We've set the amplitude to a value of 2, so it should start at 14 and

5:37
then oscillate between 14 plus 2, or 16, and 14 minus 2 or 12.

5:43
When I hit the play button, watch how the camera bobs up and

5:48
down, and then also watch this y value.

5:54
In the scene view there's a nice camera bob, so let's watch that for a moment.

5:59
And then in the inspector, watch how the y value goes between 12 and 16.

6:08
It will get infinitely close to 16 without ever actually hitting

6:13
the number 16.0 before it turns back around.

6:16
Then it will also get infinitely close to 12, without actually hitting 12.0.

6:23
In the inspector, there's several values you can use to adjust the behavior.

6:30
Increasing the rotation speed will make the camera orbit faster.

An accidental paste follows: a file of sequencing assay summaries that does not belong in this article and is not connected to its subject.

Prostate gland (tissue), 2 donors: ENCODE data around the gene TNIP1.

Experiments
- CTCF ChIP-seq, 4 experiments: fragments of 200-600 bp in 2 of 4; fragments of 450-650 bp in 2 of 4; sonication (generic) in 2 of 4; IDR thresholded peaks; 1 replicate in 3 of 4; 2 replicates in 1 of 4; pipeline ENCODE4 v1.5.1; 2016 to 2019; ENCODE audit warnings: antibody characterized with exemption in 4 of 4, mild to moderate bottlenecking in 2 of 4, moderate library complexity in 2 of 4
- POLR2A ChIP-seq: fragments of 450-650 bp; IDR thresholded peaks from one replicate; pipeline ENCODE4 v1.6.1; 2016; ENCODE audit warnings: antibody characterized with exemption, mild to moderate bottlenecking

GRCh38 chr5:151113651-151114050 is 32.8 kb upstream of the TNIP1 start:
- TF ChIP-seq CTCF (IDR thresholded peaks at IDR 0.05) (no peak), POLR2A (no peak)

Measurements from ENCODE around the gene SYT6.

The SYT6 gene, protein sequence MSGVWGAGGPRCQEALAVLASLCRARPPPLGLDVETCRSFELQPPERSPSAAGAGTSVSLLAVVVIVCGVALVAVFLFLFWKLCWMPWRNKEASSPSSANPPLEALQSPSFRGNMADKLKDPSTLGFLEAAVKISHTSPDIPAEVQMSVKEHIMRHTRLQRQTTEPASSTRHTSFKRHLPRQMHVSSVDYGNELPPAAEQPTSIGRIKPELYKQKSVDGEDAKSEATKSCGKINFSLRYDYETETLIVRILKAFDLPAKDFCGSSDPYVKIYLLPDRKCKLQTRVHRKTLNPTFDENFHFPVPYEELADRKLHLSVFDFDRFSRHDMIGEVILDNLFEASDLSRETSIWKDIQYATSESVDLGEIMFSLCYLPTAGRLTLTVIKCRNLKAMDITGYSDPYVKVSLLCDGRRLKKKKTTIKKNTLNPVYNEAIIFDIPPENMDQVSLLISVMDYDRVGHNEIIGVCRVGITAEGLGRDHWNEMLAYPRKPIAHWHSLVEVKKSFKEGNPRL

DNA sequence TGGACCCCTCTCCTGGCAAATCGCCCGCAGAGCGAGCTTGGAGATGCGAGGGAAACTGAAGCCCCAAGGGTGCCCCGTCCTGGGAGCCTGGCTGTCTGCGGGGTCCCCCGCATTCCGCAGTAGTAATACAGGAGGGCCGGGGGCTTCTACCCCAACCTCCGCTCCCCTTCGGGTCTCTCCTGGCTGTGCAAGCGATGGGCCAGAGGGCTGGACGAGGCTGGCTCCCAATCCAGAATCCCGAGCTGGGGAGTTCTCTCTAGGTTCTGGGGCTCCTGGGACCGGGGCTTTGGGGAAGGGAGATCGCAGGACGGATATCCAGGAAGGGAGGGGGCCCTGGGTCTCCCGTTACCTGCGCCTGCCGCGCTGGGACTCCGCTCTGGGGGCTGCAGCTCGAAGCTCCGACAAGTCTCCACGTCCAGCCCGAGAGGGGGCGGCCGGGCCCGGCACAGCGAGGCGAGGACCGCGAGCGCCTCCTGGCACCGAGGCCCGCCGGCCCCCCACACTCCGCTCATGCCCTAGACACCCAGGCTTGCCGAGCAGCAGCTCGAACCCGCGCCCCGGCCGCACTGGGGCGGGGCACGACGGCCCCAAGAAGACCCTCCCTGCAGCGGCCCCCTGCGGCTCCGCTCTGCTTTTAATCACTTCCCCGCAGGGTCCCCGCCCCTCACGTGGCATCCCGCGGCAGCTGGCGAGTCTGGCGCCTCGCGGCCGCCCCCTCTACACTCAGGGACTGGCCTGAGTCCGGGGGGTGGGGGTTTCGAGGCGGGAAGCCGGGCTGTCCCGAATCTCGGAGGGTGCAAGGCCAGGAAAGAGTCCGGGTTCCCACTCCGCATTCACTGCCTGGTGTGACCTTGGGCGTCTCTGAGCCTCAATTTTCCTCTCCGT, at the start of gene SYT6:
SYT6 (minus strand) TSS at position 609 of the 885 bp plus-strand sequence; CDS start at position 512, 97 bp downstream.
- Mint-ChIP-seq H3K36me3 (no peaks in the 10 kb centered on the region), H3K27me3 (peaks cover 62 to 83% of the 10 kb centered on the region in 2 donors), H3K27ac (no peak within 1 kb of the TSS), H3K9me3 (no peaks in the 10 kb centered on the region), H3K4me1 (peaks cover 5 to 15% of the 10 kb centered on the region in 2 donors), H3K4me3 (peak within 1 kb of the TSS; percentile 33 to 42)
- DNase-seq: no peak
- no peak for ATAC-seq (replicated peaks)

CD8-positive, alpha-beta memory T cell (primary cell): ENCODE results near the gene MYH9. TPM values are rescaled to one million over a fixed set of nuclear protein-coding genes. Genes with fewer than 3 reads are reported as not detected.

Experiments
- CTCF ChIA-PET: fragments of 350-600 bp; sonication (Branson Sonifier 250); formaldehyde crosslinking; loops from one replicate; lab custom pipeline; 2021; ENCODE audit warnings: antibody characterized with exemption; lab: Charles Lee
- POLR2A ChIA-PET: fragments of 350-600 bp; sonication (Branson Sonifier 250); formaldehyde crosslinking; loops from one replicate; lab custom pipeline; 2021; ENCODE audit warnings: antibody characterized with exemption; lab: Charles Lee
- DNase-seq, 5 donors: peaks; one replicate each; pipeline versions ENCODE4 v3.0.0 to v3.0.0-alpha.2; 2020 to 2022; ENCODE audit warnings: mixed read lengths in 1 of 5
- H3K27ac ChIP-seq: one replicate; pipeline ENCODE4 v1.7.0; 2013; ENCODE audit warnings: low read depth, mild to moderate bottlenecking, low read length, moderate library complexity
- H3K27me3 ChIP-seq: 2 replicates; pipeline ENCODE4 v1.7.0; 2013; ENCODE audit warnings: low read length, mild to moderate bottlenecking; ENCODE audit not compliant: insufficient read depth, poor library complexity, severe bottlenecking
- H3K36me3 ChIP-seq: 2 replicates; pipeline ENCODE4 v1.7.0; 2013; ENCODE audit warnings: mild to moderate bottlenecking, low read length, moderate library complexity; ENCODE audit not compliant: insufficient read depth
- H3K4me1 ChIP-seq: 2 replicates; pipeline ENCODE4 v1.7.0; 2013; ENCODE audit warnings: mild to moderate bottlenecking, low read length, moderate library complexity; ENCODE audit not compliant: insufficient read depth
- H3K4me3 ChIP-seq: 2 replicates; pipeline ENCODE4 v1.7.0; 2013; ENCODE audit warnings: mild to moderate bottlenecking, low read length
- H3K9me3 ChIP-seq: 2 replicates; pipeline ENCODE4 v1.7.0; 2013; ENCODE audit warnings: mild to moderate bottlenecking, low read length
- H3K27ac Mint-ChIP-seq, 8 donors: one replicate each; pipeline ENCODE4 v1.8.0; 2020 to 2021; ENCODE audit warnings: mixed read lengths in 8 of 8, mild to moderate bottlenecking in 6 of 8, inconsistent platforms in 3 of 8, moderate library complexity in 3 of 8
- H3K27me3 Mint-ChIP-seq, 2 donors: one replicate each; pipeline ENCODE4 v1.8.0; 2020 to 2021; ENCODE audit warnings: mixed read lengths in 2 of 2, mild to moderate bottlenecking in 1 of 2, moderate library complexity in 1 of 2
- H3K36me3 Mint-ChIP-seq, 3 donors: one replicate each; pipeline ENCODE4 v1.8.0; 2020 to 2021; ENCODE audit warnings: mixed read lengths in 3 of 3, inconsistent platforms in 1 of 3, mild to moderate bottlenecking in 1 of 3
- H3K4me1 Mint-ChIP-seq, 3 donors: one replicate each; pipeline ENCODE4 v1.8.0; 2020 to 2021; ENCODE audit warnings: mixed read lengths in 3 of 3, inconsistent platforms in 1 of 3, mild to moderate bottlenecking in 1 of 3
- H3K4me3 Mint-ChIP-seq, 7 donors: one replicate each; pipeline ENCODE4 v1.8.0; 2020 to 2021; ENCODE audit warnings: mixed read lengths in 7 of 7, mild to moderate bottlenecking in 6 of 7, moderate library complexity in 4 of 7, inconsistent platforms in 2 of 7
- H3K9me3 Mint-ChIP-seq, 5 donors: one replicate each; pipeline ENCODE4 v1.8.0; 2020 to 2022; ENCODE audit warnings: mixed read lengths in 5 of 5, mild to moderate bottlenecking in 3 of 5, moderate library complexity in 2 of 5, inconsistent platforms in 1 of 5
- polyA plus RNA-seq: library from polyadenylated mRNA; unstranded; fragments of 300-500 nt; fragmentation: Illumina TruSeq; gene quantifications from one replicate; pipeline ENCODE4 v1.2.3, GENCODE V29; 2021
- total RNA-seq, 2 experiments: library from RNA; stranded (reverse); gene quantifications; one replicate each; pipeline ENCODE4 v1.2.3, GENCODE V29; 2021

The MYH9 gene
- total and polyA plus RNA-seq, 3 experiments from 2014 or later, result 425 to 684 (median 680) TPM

6:37
Decreasing it will make the orbit slower.

6:43
And if it's a negative value you

6:45
can make the camera orbit in the opposite direction.

6:50
I'll leave it a value of 10.

6:52
The bob period will adjust how long it takes for

6:57
the camera to go between the two amplitude values.

7:01
Very low values, like 0.1, will make the camera very short.

7:08
And make the camera bobPeriod quick.

7:11
Longer periods, like three, will make the camera bob take longer.

7:18
I'll set this to a value of one for the moment.

7:23
The bobAmplitude will adjust how far up and

7:26
down the camera will move from the starting y position.

7:31
If we set this to a value of 6,

7:34
it will move further upwards and further downwards.

7:40
Now, stop the game, and save the scene.

7:46
That's it for the orbit camera.

7:48
In the next video, we'll use sine waves again, to write a tracking camera script.